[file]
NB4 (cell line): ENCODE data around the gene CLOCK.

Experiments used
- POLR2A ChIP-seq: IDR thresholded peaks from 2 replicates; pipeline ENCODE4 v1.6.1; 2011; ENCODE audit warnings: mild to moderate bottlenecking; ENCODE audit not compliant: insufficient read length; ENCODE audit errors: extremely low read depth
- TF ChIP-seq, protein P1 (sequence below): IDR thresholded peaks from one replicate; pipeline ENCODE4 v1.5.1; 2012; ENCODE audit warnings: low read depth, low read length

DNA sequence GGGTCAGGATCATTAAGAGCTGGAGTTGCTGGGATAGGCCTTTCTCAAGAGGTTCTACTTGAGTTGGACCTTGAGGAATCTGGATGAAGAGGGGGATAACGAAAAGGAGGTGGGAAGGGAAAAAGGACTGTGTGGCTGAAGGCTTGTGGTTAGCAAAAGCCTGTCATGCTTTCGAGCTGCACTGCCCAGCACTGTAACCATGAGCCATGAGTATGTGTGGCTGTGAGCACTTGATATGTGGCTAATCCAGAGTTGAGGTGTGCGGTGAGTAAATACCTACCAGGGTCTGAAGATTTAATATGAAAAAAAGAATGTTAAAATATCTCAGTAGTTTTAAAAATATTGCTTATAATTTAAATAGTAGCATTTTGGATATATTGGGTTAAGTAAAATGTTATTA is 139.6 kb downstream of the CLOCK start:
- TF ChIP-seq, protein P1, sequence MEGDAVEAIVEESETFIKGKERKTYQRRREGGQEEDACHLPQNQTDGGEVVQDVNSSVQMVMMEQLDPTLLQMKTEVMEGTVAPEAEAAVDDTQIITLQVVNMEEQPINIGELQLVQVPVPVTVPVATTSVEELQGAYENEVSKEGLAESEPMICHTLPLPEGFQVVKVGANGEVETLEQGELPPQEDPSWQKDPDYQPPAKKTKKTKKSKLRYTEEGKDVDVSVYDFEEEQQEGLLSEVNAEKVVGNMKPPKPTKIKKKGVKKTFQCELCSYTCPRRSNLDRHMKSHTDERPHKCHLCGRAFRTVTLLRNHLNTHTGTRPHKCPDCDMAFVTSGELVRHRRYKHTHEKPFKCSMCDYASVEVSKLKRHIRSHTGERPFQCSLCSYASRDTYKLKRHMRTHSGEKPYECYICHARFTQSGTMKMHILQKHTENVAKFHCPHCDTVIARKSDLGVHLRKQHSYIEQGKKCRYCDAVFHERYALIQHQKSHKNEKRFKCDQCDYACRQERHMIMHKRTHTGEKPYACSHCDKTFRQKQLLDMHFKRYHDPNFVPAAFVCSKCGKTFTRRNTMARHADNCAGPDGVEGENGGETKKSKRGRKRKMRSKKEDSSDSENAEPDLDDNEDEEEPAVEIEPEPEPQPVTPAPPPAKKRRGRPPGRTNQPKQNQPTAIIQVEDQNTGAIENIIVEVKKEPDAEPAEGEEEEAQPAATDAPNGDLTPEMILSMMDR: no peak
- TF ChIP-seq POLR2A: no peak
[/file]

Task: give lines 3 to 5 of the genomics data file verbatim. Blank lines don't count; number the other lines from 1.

- POLR2A ChIP-seq: IDR thresholded peaks from 2 replicates; pipeline ENCODE4 v1.6.1; 2011; ENCODE audit warnings: mild to moderate bottlenecking; ENCODE audit not compliant: insufficient read length; ENCODE audit errors: extremely low read depth
- TF ChIP-seq, protein P1 (sequence below): IDR thresholded peaks from one replicate; pipeline ENCODE4 v1.5.1; 2012; ENCODE audit warnings: low read depth, low read length

DNA sequence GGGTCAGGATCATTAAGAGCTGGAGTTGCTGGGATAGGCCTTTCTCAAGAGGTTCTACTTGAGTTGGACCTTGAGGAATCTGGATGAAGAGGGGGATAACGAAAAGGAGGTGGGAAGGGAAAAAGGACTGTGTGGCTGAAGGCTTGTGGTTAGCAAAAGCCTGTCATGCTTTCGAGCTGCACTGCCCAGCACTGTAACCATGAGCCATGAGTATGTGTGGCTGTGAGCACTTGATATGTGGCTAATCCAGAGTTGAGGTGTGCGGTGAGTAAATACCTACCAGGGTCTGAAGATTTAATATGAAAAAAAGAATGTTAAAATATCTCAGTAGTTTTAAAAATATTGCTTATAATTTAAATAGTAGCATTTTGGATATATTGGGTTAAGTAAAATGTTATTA is 139.6 kb downstream of the CLOCK start: